Countryside Stewardship

Ponds at LoddingtonFollowing lengthy discussions around the development of a new agri-environment scheme in England, Defra announced in January that it would be called Countryside Stewardship. Despite the name, it is a very different scheme to the one that came to an end in 2004.

The new scheme opened to applicants in July 2015 with applications to be submitted by September 2015 and new schemes starting on 1 January 2016.

Countryside Stewardship will have three main elements:

  • Higher Tier (similar to the current Higher Level Stewardship (HLS))
  • Middle Tier (which will replace Entry Level Stewardship (ELS))
  • A lower tier of capital grants, including the Hedgerows and Boundaries Capital Grants

Unlike previous schemes, most elements of Countryside Stewardship are competitive, which means that not everyone who applies will be successful. Targeting and scoring approaches have been developed and are aimed at encouraging applicants to choose options that help achieve the identified environmental priorities in their local area.

The Higher Tier

It is expected that 90% of existing HLS agreement holders will be offered the opportunity to go forward to Countryside Stewardship as their agreements come to a close. Higher Tier agreements are usually ones that need complex management, such as habitat restoration, woodland creation or tailored measures for priority species such as grey partridge. As well as being the follow-on scheme for HLS, this is also where all the woodland creation and management schemes sit.

The application process will be similar to the HLS scheme and will be led by Natural England/Forestry Commission project officers. Applicants will need to contact Natural England or the Forestry Commission before they can apply.

If you are considering applying for a Higher Tier agreement you will be looking at deploying agreement options on 7-10% of farmable land, which is slightly higher than the ask in existing HLS agreements.

The Middle Tier

Wild flower field marginThis aims to address widespread environmental issues, such as reducing diffuse water pollution or improving the farmed environment for farmland birds and pollinators. As with the Higher Tier scheme, targeting and scoring will encourage applicants to choose options that help achieve the environmental priorities that are important in their wider area. The big difference from ELS is that the scheme is competitive and it does not pay a flat rate based on achieving a points threshold.

Successful applicants will be paid by options in place across the agreement. As entry into the scheme is competitive it will be difficult to give exact guidance as to what is required but deploying options on 3-5% of farmable land would be the type of approach required.

Both Middle and Higher Tier agreements will run for five years. Applications will need to be completed by the end of September and where the application is successful the agreement will start 1 January. As part of the process of helping to ensure Countryside Stewardship delivers for wildlife, Natural England has been working with a range of partners, including the GWCT, to develop the Wild Pollinator and Farm Wildlife Package. This package outlines a specific group of scheme options that benefits wild pollinators, farmland birds (including grey partridge, tree sparrow and yellowhammer) and other farm wildlife such as rare arable plants, great crested newts, bats and brown hare.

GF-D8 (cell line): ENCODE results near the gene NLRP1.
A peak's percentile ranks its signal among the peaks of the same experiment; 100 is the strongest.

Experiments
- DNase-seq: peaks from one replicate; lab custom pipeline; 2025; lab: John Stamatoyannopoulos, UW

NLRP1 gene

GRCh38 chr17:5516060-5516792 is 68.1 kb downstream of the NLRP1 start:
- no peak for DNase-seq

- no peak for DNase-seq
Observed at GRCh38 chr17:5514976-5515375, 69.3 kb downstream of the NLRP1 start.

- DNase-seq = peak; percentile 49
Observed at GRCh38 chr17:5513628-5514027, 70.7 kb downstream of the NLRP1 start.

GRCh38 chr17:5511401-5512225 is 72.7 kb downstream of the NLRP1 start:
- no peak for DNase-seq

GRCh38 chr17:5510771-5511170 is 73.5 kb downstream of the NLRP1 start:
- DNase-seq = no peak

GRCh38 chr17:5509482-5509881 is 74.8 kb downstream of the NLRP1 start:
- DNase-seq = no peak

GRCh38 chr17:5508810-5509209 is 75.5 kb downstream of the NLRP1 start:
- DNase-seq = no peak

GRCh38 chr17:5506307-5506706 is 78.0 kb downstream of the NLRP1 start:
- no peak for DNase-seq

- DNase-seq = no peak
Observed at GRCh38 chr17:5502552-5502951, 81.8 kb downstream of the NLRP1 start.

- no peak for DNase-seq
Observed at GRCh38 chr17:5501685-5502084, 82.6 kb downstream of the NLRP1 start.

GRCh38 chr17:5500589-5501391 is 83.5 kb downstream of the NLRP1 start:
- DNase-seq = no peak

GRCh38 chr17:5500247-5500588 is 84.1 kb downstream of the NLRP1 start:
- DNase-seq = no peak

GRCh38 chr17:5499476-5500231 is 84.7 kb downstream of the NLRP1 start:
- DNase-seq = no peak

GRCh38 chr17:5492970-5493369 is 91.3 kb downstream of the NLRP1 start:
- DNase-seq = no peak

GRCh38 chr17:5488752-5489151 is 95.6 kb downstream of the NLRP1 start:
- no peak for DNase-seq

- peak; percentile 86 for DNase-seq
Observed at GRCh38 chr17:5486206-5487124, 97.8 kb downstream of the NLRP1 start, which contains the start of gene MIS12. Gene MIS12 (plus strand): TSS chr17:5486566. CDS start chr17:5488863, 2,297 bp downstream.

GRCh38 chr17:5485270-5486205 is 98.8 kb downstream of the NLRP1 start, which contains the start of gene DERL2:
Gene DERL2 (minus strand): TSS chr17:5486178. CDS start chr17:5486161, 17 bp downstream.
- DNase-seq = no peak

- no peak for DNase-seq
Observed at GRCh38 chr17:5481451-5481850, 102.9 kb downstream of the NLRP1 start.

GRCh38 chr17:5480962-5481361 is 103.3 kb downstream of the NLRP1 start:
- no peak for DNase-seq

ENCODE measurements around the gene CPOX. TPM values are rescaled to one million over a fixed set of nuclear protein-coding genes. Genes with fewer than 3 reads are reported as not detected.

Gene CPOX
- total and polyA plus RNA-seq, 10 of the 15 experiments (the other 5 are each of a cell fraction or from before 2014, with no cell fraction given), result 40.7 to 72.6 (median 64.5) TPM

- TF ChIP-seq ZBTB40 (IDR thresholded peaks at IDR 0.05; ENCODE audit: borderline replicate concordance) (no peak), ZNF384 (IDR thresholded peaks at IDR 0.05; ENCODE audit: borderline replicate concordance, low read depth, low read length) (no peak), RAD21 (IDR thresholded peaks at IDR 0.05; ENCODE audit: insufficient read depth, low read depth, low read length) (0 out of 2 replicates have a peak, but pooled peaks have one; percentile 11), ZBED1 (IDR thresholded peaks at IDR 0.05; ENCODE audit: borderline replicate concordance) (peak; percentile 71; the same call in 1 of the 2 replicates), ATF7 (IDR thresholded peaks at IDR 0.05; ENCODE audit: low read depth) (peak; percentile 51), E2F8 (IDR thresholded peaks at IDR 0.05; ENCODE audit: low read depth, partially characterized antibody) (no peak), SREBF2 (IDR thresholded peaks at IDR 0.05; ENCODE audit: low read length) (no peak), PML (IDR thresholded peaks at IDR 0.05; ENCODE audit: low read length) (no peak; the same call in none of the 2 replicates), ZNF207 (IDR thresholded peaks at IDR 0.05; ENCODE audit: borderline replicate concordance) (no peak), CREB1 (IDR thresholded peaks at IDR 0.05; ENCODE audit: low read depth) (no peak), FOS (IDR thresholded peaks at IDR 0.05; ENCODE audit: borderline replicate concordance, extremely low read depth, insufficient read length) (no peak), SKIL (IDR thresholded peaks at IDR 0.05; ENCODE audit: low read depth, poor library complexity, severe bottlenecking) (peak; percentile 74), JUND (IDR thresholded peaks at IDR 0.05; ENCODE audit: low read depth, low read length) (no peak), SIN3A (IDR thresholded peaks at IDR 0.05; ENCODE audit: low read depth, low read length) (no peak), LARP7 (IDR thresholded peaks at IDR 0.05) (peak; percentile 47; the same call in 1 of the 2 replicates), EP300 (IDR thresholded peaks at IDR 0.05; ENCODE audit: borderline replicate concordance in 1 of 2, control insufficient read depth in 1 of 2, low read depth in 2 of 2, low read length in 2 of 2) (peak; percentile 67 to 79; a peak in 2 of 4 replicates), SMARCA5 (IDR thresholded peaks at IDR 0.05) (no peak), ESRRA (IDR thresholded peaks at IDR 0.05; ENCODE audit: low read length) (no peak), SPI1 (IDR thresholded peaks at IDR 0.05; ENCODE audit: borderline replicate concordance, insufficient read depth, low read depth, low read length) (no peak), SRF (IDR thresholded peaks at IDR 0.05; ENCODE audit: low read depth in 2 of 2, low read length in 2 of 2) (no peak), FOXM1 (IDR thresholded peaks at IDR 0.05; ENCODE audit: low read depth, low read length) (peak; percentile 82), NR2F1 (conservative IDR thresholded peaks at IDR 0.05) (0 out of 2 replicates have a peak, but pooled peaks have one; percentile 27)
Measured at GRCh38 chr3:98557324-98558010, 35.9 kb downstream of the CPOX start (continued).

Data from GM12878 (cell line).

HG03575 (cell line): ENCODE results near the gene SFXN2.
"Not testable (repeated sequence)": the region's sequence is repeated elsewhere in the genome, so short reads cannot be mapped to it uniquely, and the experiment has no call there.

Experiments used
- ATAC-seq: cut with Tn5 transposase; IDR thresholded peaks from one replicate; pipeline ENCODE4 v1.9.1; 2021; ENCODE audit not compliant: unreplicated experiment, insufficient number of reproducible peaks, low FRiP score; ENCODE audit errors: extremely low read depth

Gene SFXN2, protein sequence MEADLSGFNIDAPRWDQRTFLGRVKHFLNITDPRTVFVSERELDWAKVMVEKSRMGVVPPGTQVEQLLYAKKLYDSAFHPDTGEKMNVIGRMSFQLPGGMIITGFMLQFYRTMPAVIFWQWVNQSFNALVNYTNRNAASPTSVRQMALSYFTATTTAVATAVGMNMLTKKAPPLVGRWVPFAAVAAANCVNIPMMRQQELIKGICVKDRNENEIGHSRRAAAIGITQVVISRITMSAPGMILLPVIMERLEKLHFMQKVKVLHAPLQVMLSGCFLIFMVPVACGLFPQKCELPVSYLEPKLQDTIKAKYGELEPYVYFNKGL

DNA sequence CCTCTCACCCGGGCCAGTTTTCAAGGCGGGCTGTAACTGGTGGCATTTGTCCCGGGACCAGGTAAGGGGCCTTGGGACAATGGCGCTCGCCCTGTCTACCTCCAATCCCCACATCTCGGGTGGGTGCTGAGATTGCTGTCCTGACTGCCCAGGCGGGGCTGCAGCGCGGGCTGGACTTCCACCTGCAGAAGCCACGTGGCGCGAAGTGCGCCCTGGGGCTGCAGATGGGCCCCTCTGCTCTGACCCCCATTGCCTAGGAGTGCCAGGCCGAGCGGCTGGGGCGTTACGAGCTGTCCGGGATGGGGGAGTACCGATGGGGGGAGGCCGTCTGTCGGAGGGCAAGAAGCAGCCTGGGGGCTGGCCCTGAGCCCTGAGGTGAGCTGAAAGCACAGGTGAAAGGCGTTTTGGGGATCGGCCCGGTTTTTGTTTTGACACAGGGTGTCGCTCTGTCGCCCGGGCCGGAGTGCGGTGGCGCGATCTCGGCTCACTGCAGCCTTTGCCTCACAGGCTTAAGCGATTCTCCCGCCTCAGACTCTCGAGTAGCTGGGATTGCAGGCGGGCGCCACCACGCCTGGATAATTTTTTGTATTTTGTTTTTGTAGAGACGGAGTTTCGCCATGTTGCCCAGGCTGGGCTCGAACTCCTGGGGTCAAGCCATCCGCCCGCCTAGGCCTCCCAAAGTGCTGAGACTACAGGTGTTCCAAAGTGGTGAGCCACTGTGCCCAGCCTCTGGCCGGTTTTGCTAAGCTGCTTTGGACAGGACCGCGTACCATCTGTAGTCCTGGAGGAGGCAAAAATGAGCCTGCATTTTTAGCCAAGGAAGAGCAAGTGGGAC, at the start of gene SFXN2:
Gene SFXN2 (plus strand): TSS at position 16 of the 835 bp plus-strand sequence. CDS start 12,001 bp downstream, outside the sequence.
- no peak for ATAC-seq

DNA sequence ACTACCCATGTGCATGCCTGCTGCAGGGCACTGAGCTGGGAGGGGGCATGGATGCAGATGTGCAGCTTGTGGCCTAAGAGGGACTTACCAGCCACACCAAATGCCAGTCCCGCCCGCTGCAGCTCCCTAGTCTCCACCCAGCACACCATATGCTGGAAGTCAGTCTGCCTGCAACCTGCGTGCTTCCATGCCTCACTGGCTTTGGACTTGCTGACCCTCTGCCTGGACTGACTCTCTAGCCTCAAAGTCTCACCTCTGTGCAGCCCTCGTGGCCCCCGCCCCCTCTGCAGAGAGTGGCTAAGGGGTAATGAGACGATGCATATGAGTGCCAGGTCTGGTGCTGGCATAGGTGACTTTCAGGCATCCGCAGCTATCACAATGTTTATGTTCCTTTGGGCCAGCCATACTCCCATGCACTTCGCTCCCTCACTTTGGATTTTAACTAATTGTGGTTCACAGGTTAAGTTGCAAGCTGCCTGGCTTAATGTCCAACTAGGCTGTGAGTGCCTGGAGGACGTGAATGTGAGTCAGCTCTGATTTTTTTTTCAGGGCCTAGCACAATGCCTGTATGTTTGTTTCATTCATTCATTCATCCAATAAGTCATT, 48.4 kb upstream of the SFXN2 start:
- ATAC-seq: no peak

Together, these options provide the essential resources (especially year-round food, shelter and nesting places) that wild pollinators, birds and other farm wildlife need to survive and reproduce. Examples include sowing nectar flower and winter bird food mixes, increasing flower resources on grassland and on-field margins and managing hedgerows. Evidence suggests that applying the right combination of these options over at least 3% of the farmed land of a holding will bring meaningful changes and benefits to farm wildlife.

Choosing options from this package will improve the chances of the application being successful. When applying for Middle Tier applicants will be expected to use options from this package on 3-5% of their farmable area and in the Higher Tier this will increase to 5-10%.

Hedgerows and Boundaries Capital Grant

Flower margin and dry stone wallA new addition is the Hedgerows and Boundaries Capital Grant, which offers funding of up to a maximum of £5,000 per applicant for farmers and land managers who don’t have a Higher or Middle Tier agreement or a current ES agreement. These grants will mainly be for small-scale restoration of boundary features, like hedgerows and stone walls. Major restoration projects would be funded under the Higher Tier.

The final strand of the scheme to be covered here is the Countryside Stewardship facilitation fund, which was announced in March 2015. This fund is designed to support people and organisations that bring farmers, foresters and other land managers together to improve the local natural environment at a landscape scale. This landscape-scale approach can cover land under existing agri-environment and forestry/woodland agreements, common land and land not currently covered by a scheme. It builds on the principles of partnership working to deliver environmental benefits, as demonstrated by various initiatives, including GWCT farmer clusters and the farmer-led Nature Improvement Area. Where applicants are successful, funding will be in place for a full five years.

This approach is a great opportunity for farmers to work together across a landscape or catchment and deliver real environmental gain with the help of a trusted adviser. It’s worth considering how this might work for you and your neighbours and look to apply in 2016.

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